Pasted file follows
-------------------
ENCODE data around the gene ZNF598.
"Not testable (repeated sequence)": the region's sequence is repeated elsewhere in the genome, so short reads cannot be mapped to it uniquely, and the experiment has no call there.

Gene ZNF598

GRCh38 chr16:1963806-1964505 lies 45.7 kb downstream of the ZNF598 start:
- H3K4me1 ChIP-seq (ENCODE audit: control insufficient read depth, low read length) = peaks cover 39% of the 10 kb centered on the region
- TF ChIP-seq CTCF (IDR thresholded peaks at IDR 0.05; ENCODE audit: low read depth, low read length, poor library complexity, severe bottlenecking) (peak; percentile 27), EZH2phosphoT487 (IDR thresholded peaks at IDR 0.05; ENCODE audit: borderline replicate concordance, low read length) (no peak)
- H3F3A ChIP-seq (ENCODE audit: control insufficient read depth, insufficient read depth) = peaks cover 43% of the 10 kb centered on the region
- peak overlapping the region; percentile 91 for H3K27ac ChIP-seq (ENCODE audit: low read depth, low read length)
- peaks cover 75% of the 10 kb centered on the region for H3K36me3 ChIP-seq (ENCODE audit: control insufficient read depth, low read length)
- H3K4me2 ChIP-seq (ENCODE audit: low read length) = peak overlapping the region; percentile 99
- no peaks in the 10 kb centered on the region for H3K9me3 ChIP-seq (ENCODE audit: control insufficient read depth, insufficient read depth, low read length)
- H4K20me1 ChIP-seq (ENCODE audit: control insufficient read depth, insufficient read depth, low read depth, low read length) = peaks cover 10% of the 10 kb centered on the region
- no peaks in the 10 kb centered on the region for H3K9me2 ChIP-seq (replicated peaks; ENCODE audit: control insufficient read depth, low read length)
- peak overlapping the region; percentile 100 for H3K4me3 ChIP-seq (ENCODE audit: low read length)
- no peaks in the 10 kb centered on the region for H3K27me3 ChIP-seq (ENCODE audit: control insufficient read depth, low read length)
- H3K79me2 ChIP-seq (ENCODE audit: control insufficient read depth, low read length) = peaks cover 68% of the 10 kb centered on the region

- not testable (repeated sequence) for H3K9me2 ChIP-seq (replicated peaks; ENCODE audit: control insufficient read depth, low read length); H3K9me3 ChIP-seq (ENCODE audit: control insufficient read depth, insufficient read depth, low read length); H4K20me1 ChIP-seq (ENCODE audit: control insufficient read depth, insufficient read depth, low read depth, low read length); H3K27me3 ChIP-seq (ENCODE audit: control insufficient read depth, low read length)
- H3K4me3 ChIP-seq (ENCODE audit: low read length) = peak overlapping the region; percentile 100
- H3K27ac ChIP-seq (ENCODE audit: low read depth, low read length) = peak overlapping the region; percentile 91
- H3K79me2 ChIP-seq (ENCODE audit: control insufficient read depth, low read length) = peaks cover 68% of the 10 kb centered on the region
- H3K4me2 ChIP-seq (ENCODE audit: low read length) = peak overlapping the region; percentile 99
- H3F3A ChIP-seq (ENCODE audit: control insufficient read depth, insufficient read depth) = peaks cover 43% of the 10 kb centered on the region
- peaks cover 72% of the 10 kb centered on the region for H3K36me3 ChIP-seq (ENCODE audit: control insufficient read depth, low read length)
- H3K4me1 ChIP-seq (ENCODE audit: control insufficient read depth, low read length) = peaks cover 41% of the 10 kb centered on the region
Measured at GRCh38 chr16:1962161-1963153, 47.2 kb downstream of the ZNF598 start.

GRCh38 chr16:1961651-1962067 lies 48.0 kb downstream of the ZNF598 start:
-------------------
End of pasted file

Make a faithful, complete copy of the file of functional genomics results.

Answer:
ENCODE data around the gene ZNF598.
"Not testable (repeated sequence)": the region's sequence is repeated elsewhere in the genome, so short reads cannot be mapped to it uniquely, and the experiment has no call there.

Gene ZNF598

GRCh38 chr16:1963806-1964505 lies 45.7 kb downstream of the ZNF598 start:
- H3K4me1 ChIP-seq (ENCODE audit: control insufficient read depth, low read length) = peaks cover 39% of the 10 kb centered on the region
- TF ChIP-seq CTCF (IDR thresholded peaks at IDR 0.05; ENCODE audit: low read depth, low read length, poor library complexity, severe bottlenecking) (peak; percentile 27), EZH2phosphoT487 (IDR thresholded peaks at IDR 0.05; ENCODE audit: borderline replicate concordance, low read length) (no peak)
- H3F3A ChIP-seq (ENCODE audit: control insufficient read depth, insufficient read depth) = peaks cover 43% of the 10 kb centered on the region
- peak overlapping the region; percentile 91 for H3K27ac ChIP-seq (ENCODE audit: low read depth, low read length)
- peaks cover 75% of the 10 kb centered on the region for H3K36me3 ChIP-seq (ENCODE audit: control insufficient read depth, low read length)
- H3K4me2 ChIP-seq (ENCODE audit: low read length) = peak overlapping the region; percentile 99
- no peaks in the 10 kb centered on the region for H3K9me3 ChIP-seq (ENCODE audit: control insufficient read depth, insufficient read depth, low read length)
- H4K20me1 ChIP-seq (ENCODE audit: control insufficient read depth, insufficient read depth, low read depth, low read length) = peaks cover 10% of the 10 kb centered on the region
- no peaks in the 10 kb centered on the region for H3K9me2 ChIP-seq (replicated peaks; ENCODE audit: control insufficient read depth, low read length)
- peak overlapping the region; percentile 100 for H3K4me3 ChIP-seq (ENCODE audit: low read length)
- no peaks in the 10 kb centered on the region for H3K27me3 ChIP-seq (ENCODE audit: control insufficient read depth, low read length)
- H3K79me2 ChIP-seq (ENCODE audit: control insufficient read depth, low read length) = peaks cover 68% of the 10 kb centered on the region

- not testable (repeated sequence) for H3K9me2 ChIP-seq (replicated peaks; ENCODE audit: control insufficient read depth, low read length); H3K9me3 ChIP-seq (ENCODE audit: control insufficient read depth, insufficient read depth, low read length); H4K20me1 ChIP-seq (ENCODE audit: control insufficient read depth, insufficient read depth, low read depth, low read length); H3K27me3 ChIP-seq (ENCODE audit: control insufficient read depth, low read length)
- H3K4me3 ChIP-seq (ENCODE audit: low read length) = peak overlapping the region; percentile 100
- H3K27ac ChIP-seq (ENCODE audit: low read depth, low read length) = peak overlapping the region; percentile 91
- H3K79me2 ChIP-seq (ENCODE audit: control insufficient read depth, low read length) = peaks cover 68% of the 10 kb centered on the region
- H3K4me2 ChIP-seq (ENCODE audit: low read length) = peak overlapping the region; percentile 99
- H3F3A ChIP-seq (ENCODE audit: control insufficient read depth, insufficient read depth) = peaks cover 43% of the 10 kb centered on the region
- peaks cover 72% of the 10 kb centered on the region for H3K36me3 ChIP-seq (ENCODE audit: control insufficient read depth, low read length)
- H3K4me1 ChIP-seq (ENCODE audit: control insufficient read depth, low read length) = peaks cover 41% of the 10 kb centered on the region
Measured at GRCh38 chr16:1962161-1963153, 47.2 kb downstream of the ZNF598 start.

GRCh38 chr16:1961651-1962067 lies 48.0 kb downstream of the ZNF598 start: